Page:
REGINA - The Saskatchewan Roughriders have confirmed that one of their greatest players of all time, running back Geroge Reed, has died Sunday,
Reed died just one day before his 84th birthday.
Among his accomplishments, as outlined in the Roughriders' news release:
13 years with the Roughriders, retiring as the game’s all-time leading rusher with 16,116 rushing yards and 134 career rushing touchdowns. He also registered a CFL-record 11 1,000-plus-yards seasons;
A nine-time CFL all-star, 10-time West all-star and played in five consecutive all-star games from 1970-74;
Schenley Award winner in 1965 after a franchise-record 1,768 yard season;
Grey Cup Champion in 1966;
President of the CFL Player's Association;
Member of the Saskatchewan Sports Hall of Fame, Canadian Football Hall of Fame, the State of Washington Hall of Fame, Canada’s Sports Hall of Fame, and the Plaza of Honour.
Reed has remained visible and active in the community. Reed was in the old Mosaic Stadium to witness the 2013 Grey Cup triumph. Last year, Reed was on hand to open the 2022 Grey Cup Festival.
Also last year, an original play about Reed's life and career, titled "#34," ran at the Globe Theatre.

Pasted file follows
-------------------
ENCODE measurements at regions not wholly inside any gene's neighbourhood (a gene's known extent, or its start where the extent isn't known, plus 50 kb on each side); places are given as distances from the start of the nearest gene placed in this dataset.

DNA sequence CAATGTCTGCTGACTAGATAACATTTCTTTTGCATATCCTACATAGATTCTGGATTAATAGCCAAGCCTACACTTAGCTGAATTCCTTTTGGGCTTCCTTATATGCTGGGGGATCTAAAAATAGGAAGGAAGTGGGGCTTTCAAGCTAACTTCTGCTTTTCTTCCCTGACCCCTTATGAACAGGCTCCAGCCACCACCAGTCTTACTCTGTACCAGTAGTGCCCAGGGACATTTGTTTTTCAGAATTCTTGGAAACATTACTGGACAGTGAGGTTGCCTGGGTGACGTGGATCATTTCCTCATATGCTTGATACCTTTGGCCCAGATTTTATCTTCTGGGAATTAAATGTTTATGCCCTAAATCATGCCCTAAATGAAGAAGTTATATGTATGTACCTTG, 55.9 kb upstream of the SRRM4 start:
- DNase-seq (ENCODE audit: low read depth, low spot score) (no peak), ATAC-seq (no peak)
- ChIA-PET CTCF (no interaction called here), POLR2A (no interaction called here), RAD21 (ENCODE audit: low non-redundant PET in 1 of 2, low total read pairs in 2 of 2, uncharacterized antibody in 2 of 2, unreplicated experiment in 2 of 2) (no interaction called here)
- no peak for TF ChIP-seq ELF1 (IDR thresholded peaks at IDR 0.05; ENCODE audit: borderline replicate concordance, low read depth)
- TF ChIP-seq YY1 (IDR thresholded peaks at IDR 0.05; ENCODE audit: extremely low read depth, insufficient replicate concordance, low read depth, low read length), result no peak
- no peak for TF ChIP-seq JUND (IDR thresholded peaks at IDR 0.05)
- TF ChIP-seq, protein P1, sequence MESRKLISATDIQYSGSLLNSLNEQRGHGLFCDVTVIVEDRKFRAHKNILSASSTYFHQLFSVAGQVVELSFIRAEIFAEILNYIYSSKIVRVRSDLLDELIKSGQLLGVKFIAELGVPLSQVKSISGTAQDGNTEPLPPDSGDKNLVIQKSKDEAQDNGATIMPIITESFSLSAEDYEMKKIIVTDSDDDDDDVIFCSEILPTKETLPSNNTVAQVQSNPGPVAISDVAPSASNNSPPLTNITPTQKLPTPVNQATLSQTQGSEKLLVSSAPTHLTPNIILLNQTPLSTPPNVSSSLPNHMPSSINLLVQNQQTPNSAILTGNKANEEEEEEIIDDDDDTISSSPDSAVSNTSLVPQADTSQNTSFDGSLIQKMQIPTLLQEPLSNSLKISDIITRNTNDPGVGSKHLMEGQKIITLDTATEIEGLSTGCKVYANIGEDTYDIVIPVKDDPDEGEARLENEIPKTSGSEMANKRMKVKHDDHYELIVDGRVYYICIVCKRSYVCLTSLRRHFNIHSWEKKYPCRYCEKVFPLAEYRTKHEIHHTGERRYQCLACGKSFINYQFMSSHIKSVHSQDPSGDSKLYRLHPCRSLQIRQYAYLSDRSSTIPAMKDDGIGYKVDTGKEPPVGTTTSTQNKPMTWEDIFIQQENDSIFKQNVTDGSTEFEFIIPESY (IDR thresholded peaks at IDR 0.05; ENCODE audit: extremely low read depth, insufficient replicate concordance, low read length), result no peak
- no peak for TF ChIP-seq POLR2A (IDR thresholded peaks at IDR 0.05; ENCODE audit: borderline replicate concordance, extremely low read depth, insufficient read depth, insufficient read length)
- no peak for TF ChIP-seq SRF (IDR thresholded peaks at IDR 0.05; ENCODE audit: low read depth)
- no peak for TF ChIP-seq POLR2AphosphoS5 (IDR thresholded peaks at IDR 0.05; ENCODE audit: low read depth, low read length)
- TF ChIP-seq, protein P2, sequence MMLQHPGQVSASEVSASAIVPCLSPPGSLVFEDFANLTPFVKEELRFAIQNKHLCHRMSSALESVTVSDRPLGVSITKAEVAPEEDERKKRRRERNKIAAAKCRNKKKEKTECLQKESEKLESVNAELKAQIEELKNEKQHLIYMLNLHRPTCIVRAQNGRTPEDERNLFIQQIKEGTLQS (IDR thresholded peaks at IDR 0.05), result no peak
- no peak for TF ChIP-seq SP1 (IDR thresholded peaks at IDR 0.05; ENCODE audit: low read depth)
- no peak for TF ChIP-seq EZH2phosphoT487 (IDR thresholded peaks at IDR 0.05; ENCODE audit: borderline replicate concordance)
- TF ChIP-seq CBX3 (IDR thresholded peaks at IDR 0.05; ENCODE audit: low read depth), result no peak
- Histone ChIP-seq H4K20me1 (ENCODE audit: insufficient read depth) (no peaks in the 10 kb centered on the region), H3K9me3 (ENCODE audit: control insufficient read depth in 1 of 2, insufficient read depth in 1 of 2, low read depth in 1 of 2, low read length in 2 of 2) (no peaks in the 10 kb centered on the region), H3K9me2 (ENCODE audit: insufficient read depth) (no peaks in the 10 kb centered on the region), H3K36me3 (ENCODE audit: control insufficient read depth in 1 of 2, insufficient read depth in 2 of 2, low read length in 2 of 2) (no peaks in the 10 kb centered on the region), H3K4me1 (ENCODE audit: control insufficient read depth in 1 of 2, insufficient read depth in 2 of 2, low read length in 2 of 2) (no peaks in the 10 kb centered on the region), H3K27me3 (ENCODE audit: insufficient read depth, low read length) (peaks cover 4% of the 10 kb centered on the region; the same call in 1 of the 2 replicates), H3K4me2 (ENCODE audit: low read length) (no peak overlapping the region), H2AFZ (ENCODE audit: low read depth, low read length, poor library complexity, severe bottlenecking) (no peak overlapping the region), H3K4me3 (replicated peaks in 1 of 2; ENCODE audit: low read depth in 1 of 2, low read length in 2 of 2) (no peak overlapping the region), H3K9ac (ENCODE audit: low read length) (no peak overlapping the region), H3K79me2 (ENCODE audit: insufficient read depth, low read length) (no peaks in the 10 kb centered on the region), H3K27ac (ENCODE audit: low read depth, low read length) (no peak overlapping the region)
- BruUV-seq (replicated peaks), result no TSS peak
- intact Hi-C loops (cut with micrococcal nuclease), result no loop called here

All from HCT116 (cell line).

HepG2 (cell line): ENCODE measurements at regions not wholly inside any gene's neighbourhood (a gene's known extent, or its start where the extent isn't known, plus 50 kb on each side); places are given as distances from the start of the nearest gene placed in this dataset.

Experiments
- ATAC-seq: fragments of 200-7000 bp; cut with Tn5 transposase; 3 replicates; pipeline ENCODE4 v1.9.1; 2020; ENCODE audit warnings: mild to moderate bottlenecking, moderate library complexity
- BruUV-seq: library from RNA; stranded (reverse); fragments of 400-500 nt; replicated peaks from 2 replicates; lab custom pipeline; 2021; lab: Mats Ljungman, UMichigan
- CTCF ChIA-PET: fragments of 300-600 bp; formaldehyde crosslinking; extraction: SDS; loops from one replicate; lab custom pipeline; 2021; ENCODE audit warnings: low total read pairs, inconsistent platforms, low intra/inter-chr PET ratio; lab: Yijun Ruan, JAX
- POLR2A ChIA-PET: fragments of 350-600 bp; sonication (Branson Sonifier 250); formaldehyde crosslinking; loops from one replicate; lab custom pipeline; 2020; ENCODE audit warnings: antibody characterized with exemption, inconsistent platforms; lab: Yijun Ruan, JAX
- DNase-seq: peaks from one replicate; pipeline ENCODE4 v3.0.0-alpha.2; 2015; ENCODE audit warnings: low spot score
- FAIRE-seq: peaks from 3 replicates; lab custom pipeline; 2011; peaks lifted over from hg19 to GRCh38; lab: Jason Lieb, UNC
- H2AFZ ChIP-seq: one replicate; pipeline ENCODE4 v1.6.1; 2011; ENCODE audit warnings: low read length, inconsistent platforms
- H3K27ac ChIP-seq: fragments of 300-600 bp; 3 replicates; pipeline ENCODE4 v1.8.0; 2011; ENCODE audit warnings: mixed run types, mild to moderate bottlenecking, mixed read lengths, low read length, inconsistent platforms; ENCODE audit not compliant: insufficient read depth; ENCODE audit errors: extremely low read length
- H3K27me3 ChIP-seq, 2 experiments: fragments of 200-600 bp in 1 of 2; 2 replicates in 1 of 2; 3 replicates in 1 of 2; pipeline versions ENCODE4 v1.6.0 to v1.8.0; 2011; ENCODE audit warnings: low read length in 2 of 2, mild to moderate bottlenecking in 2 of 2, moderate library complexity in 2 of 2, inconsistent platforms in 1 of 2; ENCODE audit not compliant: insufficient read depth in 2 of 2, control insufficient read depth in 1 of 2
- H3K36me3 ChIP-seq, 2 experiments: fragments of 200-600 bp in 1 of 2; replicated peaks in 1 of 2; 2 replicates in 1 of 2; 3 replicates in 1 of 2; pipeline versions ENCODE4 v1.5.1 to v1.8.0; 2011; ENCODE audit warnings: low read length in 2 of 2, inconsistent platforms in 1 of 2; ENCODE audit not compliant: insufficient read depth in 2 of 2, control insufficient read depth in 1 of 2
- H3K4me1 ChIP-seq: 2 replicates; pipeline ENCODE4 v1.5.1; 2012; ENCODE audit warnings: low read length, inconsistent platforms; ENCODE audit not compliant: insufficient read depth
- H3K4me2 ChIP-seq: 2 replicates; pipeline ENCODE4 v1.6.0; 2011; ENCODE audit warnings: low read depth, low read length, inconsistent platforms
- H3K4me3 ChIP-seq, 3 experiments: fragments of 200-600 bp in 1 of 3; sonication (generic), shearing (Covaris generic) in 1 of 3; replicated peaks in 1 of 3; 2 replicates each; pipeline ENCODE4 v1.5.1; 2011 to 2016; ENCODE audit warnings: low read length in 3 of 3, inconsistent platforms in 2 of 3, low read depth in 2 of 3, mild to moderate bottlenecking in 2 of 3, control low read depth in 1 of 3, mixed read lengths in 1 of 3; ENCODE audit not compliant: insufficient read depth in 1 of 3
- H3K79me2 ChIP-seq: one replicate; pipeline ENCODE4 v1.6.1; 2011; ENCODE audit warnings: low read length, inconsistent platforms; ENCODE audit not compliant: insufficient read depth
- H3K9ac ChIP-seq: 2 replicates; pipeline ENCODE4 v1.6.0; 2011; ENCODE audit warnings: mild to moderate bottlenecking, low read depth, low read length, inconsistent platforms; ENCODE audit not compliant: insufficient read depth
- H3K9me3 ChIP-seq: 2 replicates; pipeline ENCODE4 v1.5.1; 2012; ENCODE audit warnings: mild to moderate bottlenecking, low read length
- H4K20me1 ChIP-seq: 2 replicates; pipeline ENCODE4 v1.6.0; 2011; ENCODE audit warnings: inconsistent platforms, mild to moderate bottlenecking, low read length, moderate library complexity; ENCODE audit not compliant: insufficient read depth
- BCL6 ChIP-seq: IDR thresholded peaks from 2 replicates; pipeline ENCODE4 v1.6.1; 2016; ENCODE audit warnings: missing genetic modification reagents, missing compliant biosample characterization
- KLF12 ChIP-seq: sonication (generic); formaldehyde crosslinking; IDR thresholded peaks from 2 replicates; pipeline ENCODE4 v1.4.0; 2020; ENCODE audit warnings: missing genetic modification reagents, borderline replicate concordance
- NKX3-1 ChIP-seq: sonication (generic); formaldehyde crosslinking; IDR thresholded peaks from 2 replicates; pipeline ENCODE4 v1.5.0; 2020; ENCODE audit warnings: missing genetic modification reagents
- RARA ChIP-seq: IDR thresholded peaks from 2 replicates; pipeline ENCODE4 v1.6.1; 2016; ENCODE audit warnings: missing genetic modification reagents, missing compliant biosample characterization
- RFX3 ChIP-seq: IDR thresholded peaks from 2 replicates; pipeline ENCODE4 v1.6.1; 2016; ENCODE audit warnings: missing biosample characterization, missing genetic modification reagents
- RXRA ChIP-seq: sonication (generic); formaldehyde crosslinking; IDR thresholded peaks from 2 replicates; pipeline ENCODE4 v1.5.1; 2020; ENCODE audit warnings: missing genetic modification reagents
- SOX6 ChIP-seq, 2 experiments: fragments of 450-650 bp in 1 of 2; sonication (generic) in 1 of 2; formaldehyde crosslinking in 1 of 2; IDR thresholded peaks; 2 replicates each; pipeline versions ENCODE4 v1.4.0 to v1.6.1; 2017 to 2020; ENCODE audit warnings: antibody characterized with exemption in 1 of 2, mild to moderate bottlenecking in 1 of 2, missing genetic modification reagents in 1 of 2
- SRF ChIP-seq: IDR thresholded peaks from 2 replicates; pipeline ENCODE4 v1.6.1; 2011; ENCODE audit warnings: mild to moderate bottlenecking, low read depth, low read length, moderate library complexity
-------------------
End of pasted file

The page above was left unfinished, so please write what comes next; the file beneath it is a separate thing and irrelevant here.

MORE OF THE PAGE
Roughriders President Craig Reynolds is due to speak to the media on Reed's passing on Monday, but in the meantime he has issued this statement:
“George Reed was a giant in life, not only for the Roughriders, but in the Saskatchewan community and across the entire CFL. His strength and tenacity on the field was matched only by his compassion and dedication off of it. George made our province and the CFL a better place and I know I speak on behalf of all of Rider Nation when I say we will miss him deeply. It was an honour to have him in our life.”
Roughriders general manager Jeremy O'Day has issued this statement:
“In George Reed, the Roughriders had a legend in its midst, a role model and an example of what it meant to be a true professional. To be able to spend time with George throughout my time in Saskatchewan was a blessing and provided me, as well as our staff, players and coaches a great source of inspiration. There will never be another #34.”
George’s daughter, Georgette Reed, issued this statement:
“It was my dad’s immense honour to be part of the Saskatchewan community and to call it home for so many years. Sixty years ago, he received an offer to move to Regina to play for the Saskatchewan Roughriders and in accepting that offer it changed our lives for the better. Playing for the Roughriders was one of my dad’s greatest joys and we will never forget the love he and our entire family received from the people here until the very end. I know my dad’s legacy will live on in the hearts of Rider Nation, as well as our own. We will all miss him so very much.”
The Roughriders say there will be plans honour Reed’s legacy in the coming days.
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